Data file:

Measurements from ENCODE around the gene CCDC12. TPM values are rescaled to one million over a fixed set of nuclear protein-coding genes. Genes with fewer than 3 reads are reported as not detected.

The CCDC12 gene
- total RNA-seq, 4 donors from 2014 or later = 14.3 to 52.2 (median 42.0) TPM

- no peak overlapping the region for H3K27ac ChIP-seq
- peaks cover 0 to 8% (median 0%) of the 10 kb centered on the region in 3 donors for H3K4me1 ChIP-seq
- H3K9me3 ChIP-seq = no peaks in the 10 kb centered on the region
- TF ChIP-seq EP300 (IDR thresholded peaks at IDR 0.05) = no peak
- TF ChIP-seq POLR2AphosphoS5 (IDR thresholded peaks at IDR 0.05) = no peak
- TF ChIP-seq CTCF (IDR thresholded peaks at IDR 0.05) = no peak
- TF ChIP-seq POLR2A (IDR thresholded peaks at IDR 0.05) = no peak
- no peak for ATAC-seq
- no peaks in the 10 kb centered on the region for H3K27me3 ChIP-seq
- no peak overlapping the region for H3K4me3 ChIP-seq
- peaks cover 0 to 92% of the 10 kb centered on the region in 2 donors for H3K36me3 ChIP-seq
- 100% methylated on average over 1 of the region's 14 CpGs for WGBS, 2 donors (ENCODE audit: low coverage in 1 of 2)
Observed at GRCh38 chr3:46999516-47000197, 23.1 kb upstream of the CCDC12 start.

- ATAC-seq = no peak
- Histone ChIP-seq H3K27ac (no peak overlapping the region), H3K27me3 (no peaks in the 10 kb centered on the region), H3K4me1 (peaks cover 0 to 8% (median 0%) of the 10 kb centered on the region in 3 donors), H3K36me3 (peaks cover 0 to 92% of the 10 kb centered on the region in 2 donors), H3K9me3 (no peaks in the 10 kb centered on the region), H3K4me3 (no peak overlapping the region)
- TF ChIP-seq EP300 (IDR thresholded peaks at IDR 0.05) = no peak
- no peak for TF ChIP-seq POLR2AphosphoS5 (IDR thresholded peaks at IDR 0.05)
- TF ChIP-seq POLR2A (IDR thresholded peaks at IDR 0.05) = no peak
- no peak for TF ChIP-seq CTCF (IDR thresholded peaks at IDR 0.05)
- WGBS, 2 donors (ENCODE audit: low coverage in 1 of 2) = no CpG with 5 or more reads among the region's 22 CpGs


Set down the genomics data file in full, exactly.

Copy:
Measurements from ENCODE around the gene CCDC12. TPM values are rescaled to one million over a fixed set of nuclear protein-coding genes. Genes with fewer than 3 reads are reported as not detected.

The CCDC12 gene
- total RNA-seq, 4 donors from 2014 or later = 14.3 to 52.2 (median 42.0) TPM

- no peak overlapping the region for H3K27ac ChIP-seq
- peaks cover 0 to 8% (median 0%) of the 10 kb centered on the region in 3 donors for H3K4me1 ChIP-seq
- H3K9me3 ChIP-seq = no peaks in the 10 kb centered on the region
- TF ChIP-seq EP300 (IDR thresholded peaks at IDR 0.05) = no peak
- TF ChIP-seq POLR2AphosphoS5 (IDR thresholded peaks at IDR 0.05) = no peak
- TF ChIP-seq CTCF (IDR thresholded peaks at IDR 0.05) = no peak
- TF ChIP-seq POLR2A (IDR thresholded peaks at IDR 0.05) = no peak
- no peak for ATAC-seq
- no peaks in the 10 kb centered on the region for H3K27me3 ChIP-seq
- no peak overlapping the region for H3K4me3 ChIP-seq
- peaks cover 0 to 92% of the 10 kb centered on the region in 2 donors for H3K36me3 ChIP-seq
- 100% methylated on average over 1 of the region's 14 CpGs for WGBS, 2 donors (ENCODE audit: low coverage in 1 of 2)
Observed at GRCh38 chr3:46999516-47000197, 23.1 kb upstream of the CCDC12 start.

- ATAC-seq = no peak
- Histone ChIP-seq H3K27ac (no peak overlapping the region), H3K27me3 (no peaks in the 10 kb centered on the region), H3K4me1 (peaks cover 0 to 8% (median 0%) of the 10 kb centered on the region in 3 donors), H3K36me3 (peaks cover 0 to 92% of the 10 kb centered on the region in 2 donors), H3K9me3 (no peaks in the 10 kb centered on the region), H3K4me3 (no peak overlapping the region)
- TF ChIP-seq EP300 (IDR thresholded peaks at IDR 0.05) = no peak
- no peak for TF ChIP-seq POLR2AphosphoS5 (IDR thresholded peaks at IDR 0.05)
- TF ChIP-seq POLR2A (IDR thresholded peaks at IDR 0.05) = no peak
- no peak for TF ChIP-seq CTCF (IDR thresholded peaks at IDR 0.05)
- WGBS, 2 donors (ENCODE audit: low coverage in 1 of 2) = no CpG with 5 or more reads among the region's 22 CpGs